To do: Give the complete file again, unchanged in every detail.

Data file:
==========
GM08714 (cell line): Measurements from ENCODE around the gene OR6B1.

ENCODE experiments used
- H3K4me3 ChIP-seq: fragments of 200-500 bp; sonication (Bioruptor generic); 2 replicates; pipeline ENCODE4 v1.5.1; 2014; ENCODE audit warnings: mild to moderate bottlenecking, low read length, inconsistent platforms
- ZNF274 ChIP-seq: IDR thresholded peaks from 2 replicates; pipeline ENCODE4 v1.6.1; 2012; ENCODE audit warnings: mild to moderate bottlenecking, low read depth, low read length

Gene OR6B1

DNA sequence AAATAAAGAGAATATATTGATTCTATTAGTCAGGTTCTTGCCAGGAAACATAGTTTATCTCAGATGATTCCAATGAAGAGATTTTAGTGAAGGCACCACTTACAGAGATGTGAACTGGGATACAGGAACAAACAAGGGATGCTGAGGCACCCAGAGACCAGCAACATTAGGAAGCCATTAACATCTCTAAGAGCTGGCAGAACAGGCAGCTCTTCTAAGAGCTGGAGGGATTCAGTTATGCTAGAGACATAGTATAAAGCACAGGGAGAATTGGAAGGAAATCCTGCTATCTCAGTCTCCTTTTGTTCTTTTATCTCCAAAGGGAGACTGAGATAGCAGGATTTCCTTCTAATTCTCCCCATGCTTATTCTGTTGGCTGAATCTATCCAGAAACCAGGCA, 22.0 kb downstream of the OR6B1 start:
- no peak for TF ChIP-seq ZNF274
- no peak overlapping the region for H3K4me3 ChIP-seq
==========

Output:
GM08714 (cell line): Measurements from ENCODE around the gene OR6B1.

ENCODE experiments used
- H3K4me3 ChIP-seq: fragments of 200-500 bp; sonication (Bioruptor generic); 2 replicates; pipeline ENCODE4 v1.5.1; 2014; ENCODE audit warnings: mild to moderate bottlenecking, low read length, inconsistent platforms
- ZNF274 ChIP-seq: IDR thresholded peaks from 2 replicates; pipeline ENCODE4 v1.6.1; 2012; ENCODE audit warnings: mild to moderate bottlenecking, low read depth, low read length

Gene OR6B1

DNA sequence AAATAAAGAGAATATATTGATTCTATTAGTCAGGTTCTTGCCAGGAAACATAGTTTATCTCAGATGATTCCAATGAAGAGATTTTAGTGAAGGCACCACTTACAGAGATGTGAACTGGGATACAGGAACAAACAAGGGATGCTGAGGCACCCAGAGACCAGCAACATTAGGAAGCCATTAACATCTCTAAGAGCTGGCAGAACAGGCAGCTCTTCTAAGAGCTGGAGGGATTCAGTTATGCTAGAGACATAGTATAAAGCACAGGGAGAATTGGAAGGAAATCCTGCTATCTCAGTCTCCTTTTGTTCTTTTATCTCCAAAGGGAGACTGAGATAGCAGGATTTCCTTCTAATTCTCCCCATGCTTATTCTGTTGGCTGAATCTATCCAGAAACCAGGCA, 22.0 kb downstream of the OR6B1 start:
- no peak for TF ChIP-seq ZNF274
- no peak overlapping the region for H3K4me3 ChIP-seq